A smoking jacket is an informal men's style of lounge jacket originally intended for tobacco smoking. Designed in the 1850s, a traditional smoking jacket has a shawl collar, turn-up cuffs, and is closed with either toggle or button fastenings, or with a tie belt. It is usually made from velvet and/or silk.
Originating in the 1850s, The Gentleman's Magazine of London, England, defined the smoking jacket as a "kind of short robe de chambre [i.e. a banyan], of velvet, cashmere, plush, merino or printed flannel, lined with bright colours, ornamented with brandebourgs [i.e. frogs], olives or large buttons."
The smoking jacket later evolved into the dinner jacket, essentially a dress coat without tails, following an example set by Edward, Prince of Wales (later King Edward VII) in 1865. The smoking jacket has remained in its original form and is commonly worn when smoking pipes and cigars.
The smoking jacket is named due to its association with tobacco smoking.
As a false friend, the name carried on to its derivation the dinner jacket in several non-English languages. In Bulgarian, Catalan, Czech, Danish, Dutch, Estonian, French, German, Greek, Hebrew, Hungarian, Icelandic, Italian, Lithuanian, Polish, Portuguese, Romanian, Russian, Spanish, Swedish, Turkish, and other European languages, the term smoking indicates a dinner jacket, or a tuxedo jacket.
In the 17th century, goods began flowing into Europe from Asia and the Americas, bringing in spices, tobacco, coffee, and silks. It became fashionable to be depicted in one's portrait wearing a silk robe de chambre, or dressing gown. One of the earliest mentions of this garment comes from Samuel Pepys, who wished to be depicted in his portrait in a silk gown but could not afford one, so he rented one:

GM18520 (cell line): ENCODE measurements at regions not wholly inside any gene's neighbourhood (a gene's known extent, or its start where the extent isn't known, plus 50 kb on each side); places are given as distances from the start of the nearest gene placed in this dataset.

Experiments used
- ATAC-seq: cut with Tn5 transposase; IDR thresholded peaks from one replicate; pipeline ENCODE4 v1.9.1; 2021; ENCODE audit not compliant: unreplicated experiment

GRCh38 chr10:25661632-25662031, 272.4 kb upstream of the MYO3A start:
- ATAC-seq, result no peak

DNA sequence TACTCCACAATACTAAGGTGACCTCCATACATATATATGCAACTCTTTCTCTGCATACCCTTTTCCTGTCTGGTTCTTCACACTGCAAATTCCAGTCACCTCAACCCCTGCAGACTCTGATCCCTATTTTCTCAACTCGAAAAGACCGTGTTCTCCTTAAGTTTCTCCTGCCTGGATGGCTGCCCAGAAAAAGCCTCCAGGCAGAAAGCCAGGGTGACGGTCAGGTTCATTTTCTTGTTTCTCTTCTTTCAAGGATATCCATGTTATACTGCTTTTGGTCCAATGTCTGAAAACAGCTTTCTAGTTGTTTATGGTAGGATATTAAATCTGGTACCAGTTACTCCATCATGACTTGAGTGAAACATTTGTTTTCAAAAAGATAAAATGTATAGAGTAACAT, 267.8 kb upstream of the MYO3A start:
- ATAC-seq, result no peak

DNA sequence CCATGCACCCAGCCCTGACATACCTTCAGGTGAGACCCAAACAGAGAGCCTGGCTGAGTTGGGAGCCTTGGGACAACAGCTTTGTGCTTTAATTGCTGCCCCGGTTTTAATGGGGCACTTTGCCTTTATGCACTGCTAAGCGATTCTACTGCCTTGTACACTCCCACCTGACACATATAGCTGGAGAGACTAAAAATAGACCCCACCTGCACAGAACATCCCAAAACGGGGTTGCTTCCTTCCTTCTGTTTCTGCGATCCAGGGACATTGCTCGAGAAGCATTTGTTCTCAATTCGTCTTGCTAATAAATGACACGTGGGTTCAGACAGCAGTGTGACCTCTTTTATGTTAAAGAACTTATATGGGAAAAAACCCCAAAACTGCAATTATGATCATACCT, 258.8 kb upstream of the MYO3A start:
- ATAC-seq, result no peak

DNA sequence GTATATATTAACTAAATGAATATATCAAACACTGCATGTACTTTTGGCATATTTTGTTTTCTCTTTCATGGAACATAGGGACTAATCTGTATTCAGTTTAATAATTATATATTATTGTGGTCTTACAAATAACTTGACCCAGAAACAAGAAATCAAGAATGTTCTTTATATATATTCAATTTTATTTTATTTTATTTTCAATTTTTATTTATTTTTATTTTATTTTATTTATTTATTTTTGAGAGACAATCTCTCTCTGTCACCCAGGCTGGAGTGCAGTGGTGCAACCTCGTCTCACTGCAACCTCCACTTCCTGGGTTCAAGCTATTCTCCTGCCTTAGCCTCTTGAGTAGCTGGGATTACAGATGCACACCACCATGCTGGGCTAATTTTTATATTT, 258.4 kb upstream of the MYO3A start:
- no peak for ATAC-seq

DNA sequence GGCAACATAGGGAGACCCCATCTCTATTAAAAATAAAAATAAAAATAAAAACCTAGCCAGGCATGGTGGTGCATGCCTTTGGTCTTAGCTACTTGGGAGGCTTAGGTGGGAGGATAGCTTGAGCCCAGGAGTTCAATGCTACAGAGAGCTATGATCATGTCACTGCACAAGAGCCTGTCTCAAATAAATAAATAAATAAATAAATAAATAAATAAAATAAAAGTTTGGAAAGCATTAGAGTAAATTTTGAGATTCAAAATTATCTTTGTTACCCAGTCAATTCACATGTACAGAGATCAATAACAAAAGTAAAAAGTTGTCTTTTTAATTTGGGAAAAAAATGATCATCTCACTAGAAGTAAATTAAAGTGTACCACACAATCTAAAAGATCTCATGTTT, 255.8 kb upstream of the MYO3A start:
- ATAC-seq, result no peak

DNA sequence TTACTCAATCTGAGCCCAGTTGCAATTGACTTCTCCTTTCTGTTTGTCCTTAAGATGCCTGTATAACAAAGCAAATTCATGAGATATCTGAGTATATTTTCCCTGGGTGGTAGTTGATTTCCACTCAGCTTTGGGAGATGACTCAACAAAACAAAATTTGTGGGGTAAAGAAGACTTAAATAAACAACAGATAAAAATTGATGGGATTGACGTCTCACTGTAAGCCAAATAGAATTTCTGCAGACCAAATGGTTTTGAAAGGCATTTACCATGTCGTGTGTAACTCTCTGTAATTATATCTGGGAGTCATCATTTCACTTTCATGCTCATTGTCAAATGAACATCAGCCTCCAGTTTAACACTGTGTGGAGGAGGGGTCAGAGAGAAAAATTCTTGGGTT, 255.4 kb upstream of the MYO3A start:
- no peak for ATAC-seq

Thence home and eat one mouthful, and so to Hale's and there sat until almost quite dark upon working my gowne, which I hired to be drawn (in) it—an Indian gown, and I do see all the reason to expect a most excellent picture of it. —Diary, 30 March 1666
In the 18th century, gentlemen often referred to a specific style of "night gown" called the banyan, a knee-length robe, a more comfortable design than the justaucorps, onto which shawl collars became prevalent. The short smoking jacket soon evolved from these silk garments.
To protect their clothes, many men would wear their robes-de-chambre while smoking in private. These robes acted as a barrier against ash and smoke, while also allowing them to showcase another garment from their collection. When the Crimean War of the 1850s popularised Turkish tobacco in Britain, smoking gained in popularity. After dinner, a gentleman might wear a smoking jacket and retreat to a smoking room. The jacket was intended to absorb the smoke from his cigar or pipe and protect his clothing from falling ash.
The smoking jacket remained popular into the 20th century. An editorial in The Washington Post in 1902 wrote that the smoking jacket was "synonymous with comfort", while a Pennsylvania newspaper opined in 1908 that it would be "putting it mildly to say that a new House Coat or Smoking Jacket will give any man reason for elation". Due to its comfort, it was also worn by men as a leisure garment outside of smoking. Famous wearers included Fred Astaire (who was buried in a smoking jacket), Cary Grant, Dean Martin, Jon Pertwee and Frank Sinatra.
While smoking jackets declined in popularity from the 1950s, a minority of wearers still persisted; Playboy mogul Hugh Hefner was a notable example. In its January/February 1999 issue, Cigar Aficionado stated that it was time the smoking jacket be brought back, perhaps as an "alternative type of formalwear".